Re: [MLS] Functional Definition of End-to-End Secure Messaging

Alec Muffett <alec.muffett@gmail.com> Fri, 07 May 2021 13:50 UTC

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From: Alec Muffett <alec.muffett@gmail.com>
Date: Fri, 7 May 2021 14:49:58 +0100
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To: Dave Cridland <dave@cridland.net>
Cc: Messaging Layer Security WG <mls@ietf.org>
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Subject: Re: [MLS] Functional Definition of End-to-End Secure Messaging
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Hey Dave!

Nice to follow up in long-form. :-)

On Fri, 7 May 2021 at 13:51, Dave Cridland <dave@cridland.net> wrote:

> As I said on Twitter, I'm hesitant to try to build a one-size-fits-all
> definition of "secure".
>

But that's not what I am trying to do; I am trying to build a
one-size-fits-all definition of "end-to-end secure", which is pretty easy
to do because there's an inherent threat-model in the phrase "end to end".

It comes down to "there are ends. respect them."



> I think a much more useful first step (and one where consensus is much
> easier to gain) would be to talk about different threats and their
> potential mitigations and trade-offs, rather than blanket statements that
> things are or are not secure in some absolute sense which I'm unconvinced
> exists.
>

The set of threats is practically infinite, and as we're aware from
firewall design it is much more robust to work with an "allowlist" rather
than a "blocklist".  Hence this approach.



> "Secure" is not an absolute
>

I agree.



> and has to be handled in context.
>

And the context is "end to end", and - especially - "end" is a term that
many use and few strictly define.


MLS provides a (very) useful set of tools with which to build various
> models of secure, including the consumer-grade personal security you appear
> to be driving toward.
>

I am not driving towards anything other than a measurable definition of
"end-to-end secure messaging".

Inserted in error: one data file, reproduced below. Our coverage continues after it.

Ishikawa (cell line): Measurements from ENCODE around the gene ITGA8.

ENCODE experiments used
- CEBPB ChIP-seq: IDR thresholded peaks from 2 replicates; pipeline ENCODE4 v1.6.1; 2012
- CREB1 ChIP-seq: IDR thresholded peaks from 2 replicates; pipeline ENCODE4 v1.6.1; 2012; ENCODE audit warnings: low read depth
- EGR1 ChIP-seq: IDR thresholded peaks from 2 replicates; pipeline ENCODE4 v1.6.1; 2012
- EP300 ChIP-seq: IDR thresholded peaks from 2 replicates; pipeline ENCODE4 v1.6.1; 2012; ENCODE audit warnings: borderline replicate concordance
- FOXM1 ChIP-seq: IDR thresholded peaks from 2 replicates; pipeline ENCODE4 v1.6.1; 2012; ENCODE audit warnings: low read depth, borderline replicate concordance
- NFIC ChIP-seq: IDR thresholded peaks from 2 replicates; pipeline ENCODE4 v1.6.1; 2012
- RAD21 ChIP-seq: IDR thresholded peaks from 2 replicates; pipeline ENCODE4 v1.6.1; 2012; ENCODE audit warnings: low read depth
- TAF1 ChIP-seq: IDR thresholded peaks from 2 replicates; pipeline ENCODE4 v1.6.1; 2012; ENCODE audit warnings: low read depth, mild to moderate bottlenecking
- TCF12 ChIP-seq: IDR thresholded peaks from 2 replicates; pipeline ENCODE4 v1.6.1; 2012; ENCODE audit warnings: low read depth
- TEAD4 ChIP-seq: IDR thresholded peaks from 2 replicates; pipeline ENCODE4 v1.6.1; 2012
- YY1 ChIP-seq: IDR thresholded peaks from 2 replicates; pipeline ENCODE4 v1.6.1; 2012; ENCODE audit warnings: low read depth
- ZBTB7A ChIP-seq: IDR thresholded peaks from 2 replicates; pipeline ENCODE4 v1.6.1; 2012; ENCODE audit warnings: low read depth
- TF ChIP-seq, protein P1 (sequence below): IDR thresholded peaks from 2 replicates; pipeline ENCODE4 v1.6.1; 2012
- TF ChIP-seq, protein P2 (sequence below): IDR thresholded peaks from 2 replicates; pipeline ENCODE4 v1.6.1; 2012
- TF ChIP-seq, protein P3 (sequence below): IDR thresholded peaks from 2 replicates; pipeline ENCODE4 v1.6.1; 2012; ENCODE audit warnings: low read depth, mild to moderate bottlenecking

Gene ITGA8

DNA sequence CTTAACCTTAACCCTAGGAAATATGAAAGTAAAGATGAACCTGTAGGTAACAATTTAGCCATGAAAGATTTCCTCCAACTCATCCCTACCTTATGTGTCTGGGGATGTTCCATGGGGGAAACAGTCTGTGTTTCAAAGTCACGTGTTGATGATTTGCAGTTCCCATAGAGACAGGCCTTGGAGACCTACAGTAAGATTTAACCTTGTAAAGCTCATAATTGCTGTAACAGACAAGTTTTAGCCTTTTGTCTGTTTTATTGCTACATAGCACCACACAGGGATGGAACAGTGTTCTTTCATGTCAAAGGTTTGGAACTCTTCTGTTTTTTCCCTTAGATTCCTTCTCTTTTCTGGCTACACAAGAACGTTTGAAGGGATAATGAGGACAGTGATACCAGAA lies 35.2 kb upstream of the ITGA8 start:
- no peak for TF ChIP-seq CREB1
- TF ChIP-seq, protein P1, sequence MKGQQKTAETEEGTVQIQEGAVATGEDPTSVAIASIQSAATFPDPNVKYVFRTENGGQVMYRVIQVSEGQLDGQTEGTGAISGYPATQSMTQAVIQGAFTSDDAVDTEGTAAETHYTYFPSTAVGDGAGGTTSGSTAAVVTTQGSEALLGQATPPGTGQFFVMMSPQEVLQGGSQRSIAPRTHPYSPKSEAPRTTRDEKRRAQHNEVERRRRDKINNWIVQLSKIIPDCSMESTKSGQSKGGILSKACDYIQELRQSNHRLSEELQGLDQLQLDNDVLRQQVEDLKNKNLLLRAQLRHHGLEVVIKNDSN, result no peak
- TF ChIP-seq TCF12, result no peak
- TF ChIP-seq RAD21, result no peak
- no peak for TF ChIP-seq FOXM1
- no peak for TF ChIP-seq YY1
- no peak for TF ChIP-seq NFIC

> The primary objection I have here is that people will make the assumption
> that any system that does not conform to your arbitrary definition of
> "Secure" is, by inference, "Insecure".
>

That *is* an objection, however it pivots on the assertion that I am
somehow attempting to define "secure" - but I am not.

The document clearly states that it is a "Functional Definition of
End-to-End Secure Messaging"; perhaps you can suggest how to make that more
clear?


As an example, ... Your stipulation is that clinicians joining a particular
> group chat must not be able to see past messages. This in turn means that
> clinicians must be ill-informed about the patient's past, and therefore
> there is a heightened clinical risk to the patient. I would argue that
> patient safety should be an outcome of an applicable security stance. I
> think there is genuine risk involved in providing people with a misleading
> single definition of "secure"
>

That's a great question with a practical use-case, but to me it begs the
question of:

  "why is the system that you [Dave] are describing, appropriate to
describe as 'end-to-end secure'?"

- who are the ends?  Are the messages stored in such a way that they could
be accessed by a non-participant, for instance a database administrator?
Where is your forward secrecy, and how is what you describe somehow
different to (say) a security-hardened version of Facebook Messenger?

These are questions which really ought to be asked of *every* platform, and
they are *not* being asked, because we have no metric to measure against.
Hence this document.


This is not to say that your definition is particularly "wrong"; it's not
> capable of being wrong for the same reason that it's not capable of being
> "right".
>

I disagree, and I suggest that it is the very nature of your critique which
demonstrates the functional requirement for a metric like
draft-muffett-end-to-end-secure-messaging

    - alec

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